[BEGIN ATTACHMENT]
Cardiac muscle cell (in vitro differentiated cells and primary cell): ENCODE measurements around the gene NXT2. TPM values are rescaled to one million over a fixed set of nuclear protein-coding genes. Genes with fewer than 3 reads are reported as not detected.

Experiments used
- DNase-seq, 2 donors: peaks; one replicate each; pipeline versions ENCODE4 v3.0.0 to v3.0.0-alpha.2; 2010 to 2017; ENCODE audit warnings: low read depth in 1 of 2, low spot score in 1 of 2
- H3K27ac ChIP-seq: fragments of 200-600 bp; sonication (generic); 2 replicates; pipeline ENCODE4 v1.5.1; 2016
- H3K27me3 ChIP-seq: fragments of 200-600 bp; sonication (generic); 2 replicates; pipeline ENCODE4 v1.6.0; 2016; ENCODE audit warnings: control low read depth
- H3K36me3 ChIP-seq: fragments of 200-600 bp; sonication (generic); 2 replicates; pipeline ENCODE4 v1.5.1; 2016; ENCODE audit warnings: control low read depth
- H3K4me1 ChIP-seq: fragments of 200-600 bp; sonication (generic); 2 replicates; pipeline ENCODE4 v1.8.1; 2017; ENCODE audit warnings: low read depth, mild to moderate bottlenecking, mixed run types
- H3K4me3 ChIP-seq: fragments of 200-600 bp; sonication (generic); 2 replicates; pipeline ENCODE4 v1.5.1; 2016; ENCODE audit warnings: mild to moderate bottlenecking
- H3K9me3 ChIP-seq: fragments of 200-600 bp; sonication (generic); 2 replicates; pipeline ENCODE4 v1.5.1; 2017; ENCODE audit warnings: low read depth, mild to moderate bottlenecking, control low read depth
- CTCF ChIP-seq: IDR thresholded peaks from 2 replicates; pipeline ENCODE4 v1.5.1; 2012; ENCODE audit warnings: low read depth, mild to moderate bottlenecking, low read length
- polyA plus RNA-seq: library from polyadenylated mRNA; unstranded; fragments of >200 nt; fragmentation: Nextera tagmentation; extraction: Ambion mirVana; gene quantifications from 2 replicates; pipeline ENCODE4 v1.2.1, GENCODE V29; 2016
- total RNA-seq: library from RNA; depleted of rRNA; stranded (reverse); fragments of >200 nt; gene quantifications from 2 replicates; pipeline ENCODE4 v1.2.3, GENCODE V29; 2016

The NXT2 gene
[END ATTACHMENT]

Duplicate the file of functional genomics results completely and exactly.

Cardiac muscle cell (in vitro differentiated cells and primary cell): ENCODE measurements around the gene NXT2. TPM values are rescaled to one million over a fixed set of nuclear protein-coding genes. Genes with fewer than 3 reads are reported as not detected.

Experiments used
- DNase-seq, 2 donors: peaks; one replicate each; pipeline versions ENCODE4 v3.0.0 to v3.0.0-alpha.2; 2010 to 2017; ENCODE audit warnings: low read depth in 1 of 2, low spot score in 1 of 2
- H3K27ac ChIP-seq: fragments of 200-600 bp; sonication (generic); 2 replicates; pipeline ENCODE4 v1.5.1; 2016
- H3K27me3 ChIP-seq: fragments of 200-600 bp; sonication (generic); 2 replicates; pipeline ENCODE4 v1.6.0; 2016; ENCODE audit warnings: control low read depth
- H3K36me3 ChIP-seq: fragments of 200-600 bp; sonication (generic); 2 replicates; pipeline ENCODE4 v1.5.1; 2016; ENCODE audit warnings: control low read depth
- H3K4me1 ChIP-seq: fragments of 200-600 bp; sonication (generic); 2 replicates; pipeline ENCODE4 v1.8.1; 2017; ENCODE audit warnings: low read depth, mild to moderate bottlenecking, mixed run types
- H3K4me3 ChIP-seq: fragments of 200-600 bp; sonication (generic); 2 replicates; pipeline ENCODE4 v1.5.1; 2016; ENCODE audit warnings: mild to moderate bottlenecking
- H3K9me3 ChIP-seq: fragments of 200-600 bp; sonication (generic); 2 replicates; pipeline ENCODE4 v1.5.1; 2017; ENCODE audit warnings: low read depth, mild to moderate bottlenecking, control low read depth
- CTCF ChIP-seq: IDR thresholded peaks from 2 replicates; pipeline ENCODE4 v1.5.1; 2012; ENCODE audit warnings: low read depth, mild to moderate bottlenecking, low read length
- polyA plus RNA-seq: library from polyadenylated mRNA; unstranded; fragments of >200 nt; fragmentation: Nextera tagmentation; extraction: Ambion mirVana; gene quantifications from 2 replicates; pipeline ENCODE4 v1.2.1, GENCODE V29; 2016
- total RNA-seq: library from RNA; depleted of rRNA; stranded (reverse); fragments of >200 nt; gene quantifications from 2 replicates; pipeline ENCODE4 v1.2.3, GENCODE V29; 2016

The NXT2 gene